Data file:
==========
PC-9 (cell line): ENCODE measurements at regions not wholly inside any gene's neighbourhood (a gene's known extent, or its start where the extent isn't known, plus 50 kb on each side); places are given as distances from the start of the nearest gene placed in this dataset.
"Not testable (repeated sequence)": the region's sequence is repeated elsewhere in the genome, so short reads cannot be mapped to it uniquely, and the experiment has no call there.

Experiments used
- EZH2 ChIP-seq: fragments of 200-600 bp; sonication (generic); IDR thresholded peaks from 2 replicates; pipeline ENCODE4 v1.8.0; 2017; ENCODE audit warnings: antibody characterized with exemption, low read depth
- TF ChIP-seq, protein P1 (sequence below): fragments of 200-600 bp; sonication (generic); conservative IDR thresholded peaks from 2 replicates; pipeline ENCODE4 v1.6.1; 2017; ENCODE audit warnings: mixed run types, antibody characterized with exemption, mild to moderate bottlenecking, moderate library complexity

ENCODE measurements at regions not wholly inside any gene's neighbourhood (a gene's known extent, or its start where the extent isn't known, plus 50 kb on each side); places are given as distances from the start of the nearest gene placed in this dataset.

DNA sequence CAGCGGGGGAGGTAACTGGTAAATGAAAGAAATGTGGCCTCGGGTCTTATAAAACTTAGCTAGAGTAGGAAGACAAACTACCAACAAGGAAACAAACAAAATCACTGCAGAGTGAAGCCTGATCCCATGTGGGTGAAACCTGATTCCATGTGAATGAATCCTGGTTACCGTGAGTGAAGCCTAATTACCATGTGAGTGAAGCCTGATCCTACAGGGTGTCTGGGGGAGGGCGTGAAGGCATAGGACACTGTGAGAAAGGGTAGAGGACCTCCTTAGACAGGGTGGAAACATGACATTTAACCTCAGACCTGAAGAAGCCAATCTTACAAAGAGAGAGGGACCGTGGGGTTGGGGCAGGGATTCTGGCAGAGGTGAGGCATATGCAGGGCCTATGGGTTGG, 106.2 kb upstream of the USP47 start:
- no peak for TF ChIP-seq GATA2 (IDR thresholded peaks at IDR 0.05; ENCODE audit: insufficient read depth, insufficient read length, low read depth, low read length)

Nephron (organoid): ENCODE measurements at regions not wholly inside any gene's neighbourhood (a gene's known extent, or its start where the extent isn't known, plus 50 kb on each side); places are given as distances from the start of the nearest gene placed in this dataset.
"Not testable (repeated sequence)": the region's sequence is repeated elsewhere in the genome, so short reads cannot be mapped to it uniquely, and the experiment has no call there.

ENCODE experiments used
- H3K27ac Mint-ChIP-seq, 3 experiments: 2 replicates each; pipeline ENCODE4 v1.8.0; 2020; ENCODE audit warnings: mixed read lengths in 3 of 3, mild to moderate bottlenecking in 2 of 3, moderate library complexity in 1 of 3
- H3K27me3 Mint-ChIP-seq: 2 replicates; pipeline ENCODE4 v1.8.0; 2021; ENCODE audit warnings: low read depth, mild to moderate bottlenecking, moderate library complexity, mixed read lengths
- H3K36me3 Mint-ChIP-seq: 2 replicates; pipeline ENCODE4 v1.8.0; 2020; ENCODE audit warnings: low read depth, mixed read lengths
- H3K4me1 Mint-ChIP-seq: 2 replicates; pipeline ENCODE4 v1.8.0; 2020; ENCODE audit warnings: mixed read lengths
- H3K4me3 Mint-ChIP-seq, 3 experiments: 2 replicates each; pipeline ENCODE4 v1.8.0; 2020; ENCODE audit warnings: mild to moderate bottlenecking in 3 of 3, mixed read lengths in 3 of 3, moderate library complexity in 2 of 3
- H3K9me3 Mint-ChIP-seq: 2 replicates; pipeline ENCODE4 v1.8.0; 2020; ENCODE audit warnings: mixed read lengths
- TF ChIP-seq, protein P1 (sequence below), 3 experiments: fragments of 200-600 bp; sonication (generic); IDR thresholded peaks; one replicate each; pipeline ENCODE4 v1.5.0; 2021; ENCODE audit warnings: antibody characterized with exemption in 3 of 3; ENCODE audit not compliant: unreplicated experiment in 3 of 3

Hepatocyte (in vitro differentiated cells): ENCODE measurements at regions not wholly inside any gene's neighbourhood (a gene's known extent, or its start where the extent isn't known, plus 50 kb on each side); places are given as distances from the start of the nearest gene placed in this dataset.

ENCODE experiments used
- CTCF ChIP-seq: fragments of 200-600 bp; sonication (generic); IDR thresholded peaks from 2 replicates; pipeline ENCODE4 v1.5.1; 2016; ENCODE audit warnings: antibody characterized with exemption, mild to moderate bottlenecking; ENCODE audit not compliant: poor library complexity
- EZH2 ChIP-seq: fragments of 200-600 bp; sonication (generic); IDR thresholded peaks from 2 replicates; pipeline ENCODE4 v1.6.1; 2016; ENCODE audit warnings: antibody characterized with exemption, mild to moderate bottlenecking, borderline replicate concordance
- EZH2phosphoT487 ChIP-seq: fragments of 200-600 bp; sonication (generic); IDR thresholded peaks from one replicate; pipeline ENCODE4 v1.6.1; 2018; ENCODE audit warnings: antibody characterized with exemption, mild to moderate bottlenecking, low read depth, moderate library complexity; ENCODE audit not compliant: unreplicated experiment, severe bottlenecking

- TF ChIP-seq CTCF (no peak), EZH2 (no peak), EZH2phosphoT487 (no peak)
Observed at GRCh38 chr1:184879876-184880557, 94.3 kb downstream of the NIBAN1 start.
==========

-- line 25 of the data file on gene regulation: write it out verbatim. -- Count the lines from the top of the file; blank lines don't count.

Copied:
Observed at GRCh38 chr1:184879876-184880557, 94.3 kb downstream of the NIBAN1 start.